Most of the entries in this blog focus on the strengths and applications for studio strobe lighting. It’s no secret to anyone who knows me that it’s my favourite type of lighting to use. Every once in a while however, it’s great to free yourself from that world and shoot with continuous lighting.
When I first began shooting in a studio setting about ten years ago, I started with what are commonly called ‘hot’ lights. Units like the Tota, Rifa and Redhead were all part of my kit. These lights were called ‘hot’ lights because they drew huge amounts of power to drive 500 watt (or higher) tungsten light tubes and generated tremendous heat. You couldn’t plug these into a simple electrical outlet, you needed to find something with increased amperage tolerance so as not to blow a fuse or trip a circuit breaker. If this does happen it is time to check your home warranty arizona (or wherever you live) plan so that you can get an electrician in quickly and cheaply as a result of the blown fuse and dangers this could cause.
These were specialized lights designed primarily for video work, but would provide ‘fair’ light for photography. I say fair because the illumination was not sufficient for high shutter speeds or deep depth of field without the use of a tripod and very still subjects. Raising the ISO in camera was a no-no because sensor technology for low noise high ISO simply didn’t exist.
Fast forward to present day and you’ll find that continuous light sources have really evolved. First, the go-to lights for photography draw significantly less power than ‘hot’ lights, and they don’t generate anywhere near the heat. There are several low power high illumination options available from daylight balance fluorescent to LED. In recent years Westcott has been producing some very innovative and impressive continuous light options. I had the opportunity to lend a hand in a fantastic workshop this past weekend that used these light sources in addition to natural window light.
Jen Rozenbaum working her magic
The workshop was a packed house boudoir photography session held by renowned boudoir photographer Jen Rozenbaum at the Gladstone Hotel in Toronto. You can see some of her fabulous work at http://www.jenerations.com. This was Jen’s first workshop in Canada, which was sponsored by Henry’s School of Imaging. For aspiring boudoir photographers, Jen is an absolute fountain of knowledge and experience. She has an engaging and thoroughly enjoyable teaching style. The bulk of the presentation in the morning focused on specific advice for posing and subject interaction. All of her advice and guidance in this area was enlightening and incredibly valuable.
After her presentation in the morning, all in attendance were invited to photograph two models in two separate rooms using natural light and the Westcott lights that Henry’s provided for the event.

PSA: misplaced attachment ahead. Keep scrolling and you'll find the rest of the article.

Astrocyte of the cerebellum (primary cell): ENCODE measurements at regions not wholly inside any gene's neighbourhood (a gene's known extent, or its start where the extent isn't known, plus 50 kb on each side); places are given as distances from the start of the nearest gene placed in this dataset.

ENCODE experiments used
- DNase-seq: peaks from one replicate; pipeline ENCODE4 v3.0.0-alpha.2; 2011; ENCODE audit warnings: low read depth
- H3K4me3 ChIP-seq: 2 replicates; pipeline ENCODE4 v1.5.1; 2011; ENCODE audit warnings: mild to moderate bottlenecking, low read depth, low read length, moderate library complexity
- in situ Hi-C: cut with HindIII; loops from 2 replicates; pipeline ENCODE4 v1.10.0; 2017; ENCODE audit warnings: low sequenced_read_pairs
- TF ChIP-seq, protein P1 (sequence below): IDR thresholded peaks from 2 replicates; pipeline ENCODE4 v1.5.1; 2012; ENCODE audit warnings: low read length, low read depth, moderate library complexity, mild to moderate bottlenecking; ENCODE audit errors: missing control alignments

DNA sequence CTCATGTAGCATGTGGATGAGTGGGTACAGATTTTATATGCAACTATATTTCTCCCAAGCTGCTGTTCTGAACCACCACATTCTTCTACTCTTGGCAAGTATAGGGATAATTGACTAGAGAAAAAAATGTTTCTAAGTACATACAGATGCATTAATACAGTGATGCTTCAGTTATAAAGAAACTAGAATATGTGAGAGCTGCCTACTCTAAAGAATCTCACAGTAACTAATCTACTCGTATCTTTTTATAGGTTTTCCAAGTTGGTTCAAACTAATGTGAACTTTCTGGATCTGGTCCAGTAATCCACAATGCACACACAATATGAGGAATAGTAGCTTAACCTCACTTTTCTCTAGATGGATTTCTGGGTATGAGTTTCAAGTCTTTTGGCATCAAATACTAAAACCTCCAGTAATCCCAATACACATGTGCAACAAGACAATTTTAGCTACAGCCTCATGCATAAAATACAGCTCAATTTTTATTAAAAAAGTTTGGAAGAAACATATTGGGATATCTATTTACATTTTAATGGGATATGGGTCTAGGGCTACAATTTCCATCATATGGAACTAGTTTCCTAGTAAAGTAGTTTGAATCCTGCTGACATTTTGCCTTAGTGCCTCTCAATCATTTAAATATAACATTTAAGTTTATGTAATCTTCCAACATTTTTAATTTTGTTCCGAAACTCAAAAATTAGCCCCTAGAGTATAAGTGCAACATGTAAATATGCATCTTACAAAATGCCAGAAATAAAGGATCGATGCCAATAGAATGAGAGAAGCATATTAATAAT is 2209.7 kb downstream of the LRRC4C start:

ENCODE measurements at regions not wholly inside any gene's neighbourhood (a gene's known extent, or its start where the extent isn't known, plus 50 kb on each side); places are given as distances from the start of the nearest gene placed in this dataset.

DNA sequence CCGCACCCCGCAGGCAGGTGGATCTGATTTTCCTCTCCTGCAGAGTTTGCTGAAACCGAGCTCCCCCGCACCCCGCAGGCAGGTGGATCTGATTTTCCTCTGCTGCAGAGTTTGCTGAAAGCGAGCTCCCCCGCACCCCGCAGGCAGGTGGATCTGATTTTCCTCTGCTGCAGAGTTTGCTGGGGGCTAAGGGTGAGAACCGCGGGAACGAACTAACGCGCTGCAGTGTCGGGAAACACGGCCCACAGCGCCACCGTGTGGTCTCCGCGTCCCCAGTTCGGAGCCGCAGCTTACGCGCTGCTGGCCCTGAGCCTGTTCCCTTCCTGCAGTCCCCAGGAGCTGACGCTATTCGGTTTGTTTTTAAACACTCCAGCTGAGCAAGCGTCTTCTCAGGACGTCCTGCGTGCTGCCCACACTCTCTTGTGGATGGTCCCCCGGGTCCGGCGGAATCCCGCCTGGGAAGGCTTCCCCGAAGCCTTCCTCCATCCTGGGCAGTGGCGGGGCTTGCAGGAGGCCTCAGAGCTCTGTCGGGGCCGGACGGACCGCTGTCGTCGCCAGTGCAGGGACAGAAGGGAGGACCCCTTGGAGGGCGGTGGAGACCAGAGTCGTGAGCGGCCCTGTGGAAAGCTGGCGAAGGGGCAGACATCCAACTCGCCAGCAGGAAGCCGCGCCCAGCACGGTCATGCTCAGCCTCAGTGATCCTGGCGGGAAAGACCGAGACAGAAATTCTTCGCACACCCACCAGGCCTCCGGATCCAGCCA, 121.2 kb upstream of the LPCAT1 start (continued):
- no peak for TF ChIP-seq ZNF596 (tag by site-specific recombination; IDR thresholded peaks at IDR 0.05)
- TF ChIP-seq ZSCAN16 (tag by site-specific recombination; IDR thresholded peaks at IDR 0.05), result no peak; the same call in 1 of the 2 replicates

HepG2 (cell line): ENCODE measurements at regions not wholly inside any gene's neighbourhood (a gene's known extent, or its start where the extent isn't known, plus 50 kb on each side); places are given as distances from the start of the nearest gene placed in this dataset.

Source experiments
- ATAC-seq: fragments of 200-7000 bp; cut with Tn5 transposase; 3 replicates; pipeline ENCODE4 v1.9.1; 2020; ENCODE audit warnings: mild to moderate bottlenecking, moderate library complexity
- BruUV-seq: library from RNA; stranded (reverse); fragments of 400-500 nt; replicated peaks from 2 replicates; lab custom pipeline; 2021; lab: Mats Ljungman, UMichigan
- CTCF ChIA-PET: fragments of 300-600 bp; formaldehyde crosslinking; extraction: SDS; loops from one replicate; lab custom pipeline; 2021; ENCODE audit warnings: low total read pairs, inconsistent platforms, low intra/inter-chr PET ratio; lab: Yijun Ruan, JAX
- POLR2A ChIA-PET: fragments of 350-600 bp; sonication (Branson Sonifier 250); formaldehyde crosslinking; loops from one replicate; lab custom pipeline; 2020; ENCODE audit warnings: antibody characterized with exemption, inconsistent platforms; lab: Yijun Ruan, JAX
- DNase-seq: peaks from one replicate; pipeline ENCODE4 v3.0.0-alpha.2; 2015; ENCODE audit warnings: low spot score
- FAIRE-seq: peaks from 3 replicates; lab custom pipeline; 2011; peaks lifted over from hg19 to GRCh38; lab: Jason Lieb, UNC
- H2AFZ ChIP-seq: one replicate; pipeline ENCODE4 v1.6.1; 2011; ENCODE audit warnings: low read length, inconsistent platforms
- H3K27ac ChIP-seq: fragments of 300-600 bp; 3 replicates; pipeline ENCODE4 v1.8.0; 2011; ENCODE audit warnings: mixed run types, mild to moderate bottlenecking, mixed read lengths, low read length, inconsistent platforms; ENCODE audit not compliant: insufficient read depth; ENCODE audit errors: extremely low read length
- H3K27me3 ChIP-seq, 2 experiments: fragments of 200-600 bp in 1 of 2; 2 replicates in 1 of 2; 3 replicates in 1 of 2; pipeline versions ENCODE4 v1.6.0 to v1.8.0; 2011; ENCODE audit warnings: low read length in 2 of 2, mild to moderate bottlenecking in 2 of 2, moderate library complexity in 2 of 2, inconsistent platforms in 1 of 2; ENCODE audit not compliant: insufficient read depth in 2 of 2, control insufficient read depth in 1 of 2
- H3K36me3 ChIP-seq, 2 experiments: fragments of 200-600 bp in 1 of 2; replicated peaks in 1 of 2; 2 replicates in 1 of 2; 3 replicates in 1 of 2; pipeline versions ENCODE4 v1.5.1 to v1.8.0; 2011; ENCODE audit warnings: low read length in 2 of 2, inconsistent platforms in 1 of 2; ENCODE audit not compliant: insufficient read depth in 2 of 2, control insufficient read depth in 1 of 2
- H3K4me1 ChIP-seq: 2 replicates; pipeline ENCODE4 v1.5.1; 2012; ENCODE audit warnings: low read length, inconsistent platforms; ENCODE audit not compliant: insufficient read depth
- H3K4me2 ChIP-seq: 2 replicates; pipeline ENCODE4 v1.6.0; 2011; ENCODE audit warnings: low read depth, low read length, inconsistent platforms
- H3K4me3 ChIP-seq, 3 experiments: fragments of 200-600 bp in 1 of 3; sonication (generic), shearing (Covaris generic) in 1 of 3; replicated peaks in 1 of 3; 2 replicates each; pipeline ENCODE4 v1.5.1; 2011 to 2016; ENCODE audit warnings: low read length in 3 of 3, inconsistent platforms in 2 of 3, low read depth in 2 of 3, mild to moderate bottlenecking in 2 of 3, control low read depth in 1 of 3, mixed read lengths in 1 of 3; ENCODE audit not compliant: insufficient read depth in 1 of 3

One of the huge advantages of continuous lighting versus a strobe system – you truly are seeing what your camera will see. The colour of the light, the placement for highlight and shadow are all revealed before you take the shot. Modern cameras allow for cleaner higher ISO settings, so using a continuous light source is much easier than it used to be. The simplicity of setup that continuous lighting affords means that a group can photograph the same subject at the same time without any worries of connecting to and controlling a flash system.
When photographing under a continuous light source, you do need to be aware that deep depth of field settings require a lot of light to make a proper exposure. Moving the light source closer to your subject affords greater flexibility in this regard, as the light becomes brighter as you move it closer to your subject. The lights we used all had adjustable power settings (not an easy feat with fluorescent type lighting). In total, four different light modifiers were used. A narrow stripbox for a very directional light, a large softbox and large 7 foot umbrella for large soft light sources, an octobox for something ‘in between’, and the very interesting handheld ‘ice lights’ which allow for some very interesting results.
Another great benefit for shooting in continuous light is the learning curve. With studio strobes there is a modest layer of knowledge needed to get everything hooked up and working just right. The manual shooting mode is the mode to use with studio strobes. Continuous light allows the use of any shooting mode because it’s the same concept as shooting in natural light. The only difference here is that you can position the continuous light source to your liking and shape the light as you please, shooting in your favourite mode on your camera’s mode dial.
Virtually all of the students at the workshop could shoot comfortably in this lighting with the gear they had, allowing them to focus on the task at hand which was learning how to work with their subjects to produce the very best results. If you’re considering continuous lights for your photography, here are some things to keep in mind.
Fluorescent type lights for photography are not the same as the kind you buy at the supermarket. They are daylight balanced and do not produce an unflattering colour cast.
A good continuous light system should have some modifiers available for it that allow you to shape the light, soften it, or direct it. This is the same as a good studio strobe system, you will always want to have good command over the ‘look’ that the light gives.
Softboxes of various shapes and sizes and umbrellas are two of the most standard and flexible modifier types you should strive to own for continuous light.
Lighting sets that use multiple bulbs in a cluster tend to provide the brightest light output, which inherently makes them more flexible and requires less compromise with your camera settings.
- These lights can be used for video as well as stills, should you wish to light a scene for video applications such as interviews.